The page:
Heeding the Call

May 28, 2020

Ben Wilshusen prepares headgear piecesThe plastic injection molding program at Central Community College in Nebraska helped meet the demand for personal protective equipment during the COVID pandemic. In particular, there was a great need for headgear pieces for face shields to be produced at a much higher rate than 3D printing. Utilizing on-campus plastic injection molding machines, program director Ben Wilshusen was able to produce 550 pieces of headgear in the same time it took to produce one on a 3D printer.

CCC partnered locally with Jimko Machine for the project as well as Majors Plastics of Omaha. Wilshusen produced the headgear pieces on two machines – the Toyo Si-55-6 (55 ton) and the Arburg Allrounder 370 E golden Electric (55 ton). Both machines were donated on consignment from the manufacturers. The material used to make the headgear pieces was HIPS Regrind, a high-impact polystyrene, which was donated by Majors Plastics. An aluminum MUD mold insert was utilized with the cavity machined by Jimko Machine. The waterline and ejector system was machined on campus by advanced manufacturing design technology coordinator Darin Skipton.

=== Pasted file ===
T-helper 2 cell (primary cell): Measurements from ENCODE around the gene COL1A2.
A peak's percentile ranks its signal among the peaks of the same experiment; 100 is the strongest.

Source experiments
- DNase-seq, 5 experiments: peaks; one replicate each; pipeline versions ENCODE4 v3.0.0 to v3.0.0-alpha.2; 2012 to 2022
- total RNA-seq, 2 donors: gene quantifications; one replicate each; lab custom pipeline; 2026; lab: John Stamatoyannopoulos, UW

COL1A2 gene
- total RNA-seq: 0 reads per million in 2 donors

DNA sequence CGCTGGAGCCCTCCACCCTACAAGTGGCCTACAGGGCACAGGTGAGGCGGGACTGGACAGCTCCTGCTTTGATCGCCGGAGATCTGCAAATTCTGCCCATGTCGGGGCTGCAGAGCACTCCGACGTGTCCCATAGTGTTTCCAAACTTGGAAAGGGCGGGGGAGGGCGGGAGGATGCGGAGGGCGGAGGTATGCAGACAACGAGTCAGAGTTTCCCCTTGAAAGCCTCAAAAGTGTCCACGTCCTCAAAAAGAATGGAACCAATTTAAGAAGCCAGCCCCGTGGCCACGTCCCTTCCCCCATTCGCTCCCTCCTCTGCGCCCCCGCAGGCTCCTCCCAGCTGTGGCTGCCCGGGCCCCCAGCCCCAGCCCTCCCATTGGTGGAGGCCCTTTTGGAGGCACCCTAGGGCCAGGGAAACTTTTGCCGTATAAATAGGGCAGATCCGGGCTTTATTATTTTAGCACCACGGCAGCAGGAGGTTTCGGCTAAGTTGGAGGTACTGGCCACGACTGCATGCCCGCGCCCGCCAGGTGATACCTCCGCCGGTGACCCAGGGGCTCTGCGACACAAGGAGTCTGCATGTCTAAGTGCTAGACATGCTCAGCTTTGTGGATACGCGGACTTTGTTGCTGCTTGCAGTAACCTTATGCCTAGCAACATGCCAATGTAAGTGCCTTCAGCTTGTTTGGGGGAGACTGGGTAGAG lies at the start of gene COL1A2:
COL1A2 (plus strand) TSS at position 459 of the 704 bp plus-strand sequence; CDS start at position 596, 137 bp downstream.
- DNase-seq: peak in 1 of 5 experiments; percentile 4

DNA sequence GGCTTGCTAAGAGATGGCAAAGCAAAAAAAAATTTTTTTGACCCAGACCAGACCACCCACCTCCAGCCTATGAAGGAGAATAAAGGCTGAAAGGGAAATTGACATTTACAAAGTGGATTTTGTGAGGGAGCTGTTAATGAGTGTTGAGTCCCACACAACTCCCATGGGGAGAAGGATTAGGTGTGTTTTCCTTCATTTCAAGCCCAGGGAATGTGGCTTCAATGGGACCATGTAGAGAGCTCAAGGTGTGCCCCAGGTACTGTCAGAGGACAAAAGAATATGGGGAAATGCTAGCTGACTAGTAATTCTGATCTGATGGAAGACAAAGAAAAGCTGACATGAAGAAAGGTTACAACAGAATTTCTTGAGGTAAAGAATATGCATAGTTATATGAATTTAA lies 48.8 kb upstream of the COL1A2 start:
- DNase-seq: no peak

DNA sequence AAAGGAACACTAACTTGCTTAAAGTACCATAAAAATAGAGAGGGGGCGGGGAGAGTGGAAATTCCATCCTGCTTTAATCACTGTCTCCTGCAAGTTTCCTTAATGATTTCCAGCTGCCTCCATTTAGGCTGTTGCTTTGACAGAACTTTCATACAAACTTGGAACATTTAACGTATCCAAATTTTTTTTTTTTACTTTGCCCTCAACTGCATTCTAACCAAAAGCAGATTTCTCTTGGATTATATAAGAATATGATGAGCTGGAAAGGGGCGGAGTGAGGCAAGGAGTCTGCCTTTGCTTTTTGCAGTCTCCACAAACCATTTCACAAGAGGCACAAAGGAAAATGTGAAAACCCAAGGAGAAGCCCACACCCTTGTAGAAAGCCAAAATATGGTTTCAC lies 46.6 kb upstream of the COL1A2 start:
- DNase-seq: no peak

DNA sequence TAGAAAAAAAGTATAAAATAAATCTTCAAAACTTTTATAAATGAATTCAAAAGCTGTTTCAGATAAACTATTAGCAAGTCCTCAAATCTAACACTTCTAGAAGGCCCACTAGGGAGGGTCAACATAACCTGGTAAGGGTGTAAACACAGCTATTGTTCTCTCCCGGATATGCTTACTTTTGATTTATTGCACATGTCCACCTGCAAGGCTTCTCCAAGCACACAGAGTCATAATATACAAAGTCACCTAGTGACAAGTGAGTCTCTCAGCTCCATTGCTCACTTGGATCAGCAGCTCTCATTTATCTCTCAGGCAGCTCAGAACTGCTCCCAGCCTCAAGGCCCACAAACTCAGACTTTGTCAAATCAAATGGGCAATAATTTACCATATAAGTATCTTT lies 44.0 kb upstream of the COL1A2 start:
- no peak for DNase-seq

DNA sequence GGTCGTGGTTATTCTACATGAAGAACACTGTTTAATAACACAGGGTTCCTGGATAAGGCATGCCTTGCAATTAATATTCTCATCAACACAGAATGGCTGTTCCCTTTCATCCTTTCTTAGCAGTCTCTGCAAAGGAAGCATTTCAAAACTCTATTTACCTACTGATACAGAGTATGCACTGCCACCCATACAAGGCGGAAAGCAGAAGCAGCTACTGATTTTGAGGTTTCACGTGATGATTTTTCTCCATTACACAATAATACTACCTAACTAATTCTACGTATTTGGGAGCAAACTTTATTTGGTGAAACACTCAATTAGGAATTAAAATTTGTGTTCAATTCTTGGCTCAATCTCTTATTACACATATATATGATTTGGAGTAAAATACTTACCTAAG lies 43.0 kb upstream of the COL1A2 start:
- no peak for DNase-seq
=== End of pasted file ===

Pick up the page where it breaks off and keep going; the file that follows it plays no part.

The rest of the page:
Once the headgear pieces were created, 100 were boxed along with shields, elastic bands and assembly instructions. CCC staffers and even a couple of student-athletes helped pack the boxes, which were then shipped to various health departments in Nebraska. CCC has donated 11,500 completed face shields for use throughout Nebraska and 800 to Columbus Community Hospital, a local facility.

With the assistance of a National Science Foundation grand, CCC’s plastic injection molding program is in development and scheduled to launch in fall 2021.